Invisible Work in Israel
Amit Kaplan, Maha Karkabi Sabah
|Van Leer Institute Press
|Year of Publication
|Publications of the Center for the Advancement of Women in the Public Sphere (WIPS)
The research project Invisible Work in Israel was conducted during 2016-2017 with the support of a research grant from the National Insurance Institute of Israel.
As this research shows, Invisible Work includes household duties in the private sphere, voluntary work in the public sphere, and emotional and care work conducted in both the public and the private spheres, but it is neither defined nor recognized as labor and is not compensated as such. Invisible Work is a covert, but powerful, sociocultural mechanism that maintains gender inequality and the hierarchical relations between the public and private spheres. Including Invisible Work in the social agenda requires a renewed evaluation of the reduced value attached to the work of care-giving, support, and education and of the structure of the labor market and women’s place in it.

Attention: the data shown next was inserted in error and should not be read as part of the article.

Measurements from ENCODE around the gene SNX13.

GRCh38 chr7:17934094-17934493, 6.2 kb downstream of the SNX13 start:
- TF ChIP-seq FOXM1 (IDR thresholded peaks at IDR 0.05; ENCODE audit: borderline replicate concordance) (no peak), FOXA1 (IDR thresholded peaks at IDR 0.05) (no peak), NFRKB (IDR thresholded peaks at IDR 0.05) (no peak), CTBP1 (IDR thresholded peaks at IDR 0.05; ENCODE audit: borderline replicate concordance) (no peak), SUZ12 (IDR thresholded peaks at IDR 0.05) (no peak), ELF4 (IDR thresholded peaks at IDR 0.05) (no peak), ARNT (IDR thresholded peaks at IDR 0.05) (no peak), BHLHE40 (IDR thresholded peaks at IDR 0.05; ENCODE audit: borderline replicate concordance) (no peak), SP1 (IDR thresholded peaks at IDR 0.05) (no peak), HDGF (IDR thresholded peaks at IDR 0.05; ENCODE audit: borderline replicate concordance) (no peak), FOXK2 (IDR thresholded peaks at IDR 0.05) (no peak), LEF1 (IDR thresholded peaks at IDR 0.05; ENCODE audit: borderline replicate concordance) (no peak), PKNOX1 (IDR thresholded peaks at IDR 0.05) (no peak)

In the current social and economic reality of dual-income households, it is crucial to understand how unpaid (invisible) work is conceptualized and performed. The research report Invisible Work in Israel makes three contributions: First, it provides visibility to invisible, and unpaid, work, performed mostly by women, and puts it on the research and social agenda. Second, it presents a deep and sensitive understanding of how women conceptualize and interpret this work. Third, it develops a tool for measuring Invisible Work performed by many women, including women defined by law as “housewives,” and thus it promotes recognition of Invisible Work as the basis for social benefits.
The project's Academic Committee included Prof. Hanna Herzog, Prof. Naomi Chazan; Principal Investigator: Dr. Amit Kaplan; Chief Researcher: Dr. Maha Karkabi Sabah. The Research Team included Shimrit Slonim, Hadass Ben Eliyahu and Ronna Brayer-Garb.
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